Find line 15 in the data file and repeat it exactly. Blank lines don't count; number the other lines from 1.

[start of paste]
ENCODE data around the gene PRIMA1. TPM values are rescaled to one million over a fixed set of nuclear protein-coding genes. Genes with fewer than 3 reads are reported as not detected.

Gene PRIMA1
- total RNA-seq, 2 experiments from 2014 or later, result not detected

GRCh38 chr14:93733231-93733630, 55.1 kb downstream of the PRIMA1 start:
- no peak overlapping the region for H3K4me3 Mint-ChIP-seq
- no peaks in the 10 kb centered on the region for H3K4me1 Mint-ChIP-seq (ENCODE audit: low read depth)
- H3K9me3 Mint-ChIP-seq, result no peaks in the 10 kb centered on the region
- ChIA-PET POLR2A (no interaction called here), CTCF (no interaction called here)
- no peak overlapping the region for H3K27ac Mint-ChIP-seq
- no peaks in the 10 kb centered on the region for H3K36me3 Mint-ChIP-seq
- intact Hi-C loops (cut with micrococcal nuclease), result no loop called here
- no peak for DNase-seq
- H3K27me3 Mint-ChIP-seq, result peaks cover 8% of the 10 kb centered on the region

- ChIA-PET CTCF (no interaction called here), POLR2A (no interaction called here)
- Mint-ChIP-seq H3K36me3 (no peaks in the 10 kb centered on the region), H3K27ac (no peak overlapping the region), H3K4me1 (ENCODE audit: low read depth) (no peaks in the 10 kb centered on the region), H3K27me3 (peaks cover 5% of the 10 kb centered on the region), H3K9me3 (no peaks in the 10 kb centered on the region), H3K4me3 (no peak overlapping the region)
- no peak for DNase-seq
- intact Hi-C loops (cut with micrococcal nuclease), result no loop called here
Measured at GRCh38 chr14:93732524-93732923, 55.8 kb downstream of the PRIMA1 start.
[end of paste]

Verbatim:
- Mint-ChIP-seq H3K36me3 (no peaks in the 10 kb centered on the region), H3K27ac (no peak overlapping the region), H3K4me1 (ENCODE audit: low read depth) (no peaks in the 10 kb centered on the region), H3K27me3 (peaks cover 5% of the 10 kb centered on the region), H3K9me3 (no peaks in the 10 kb centered on the region), H3K4me3 (no peak overlapping the region)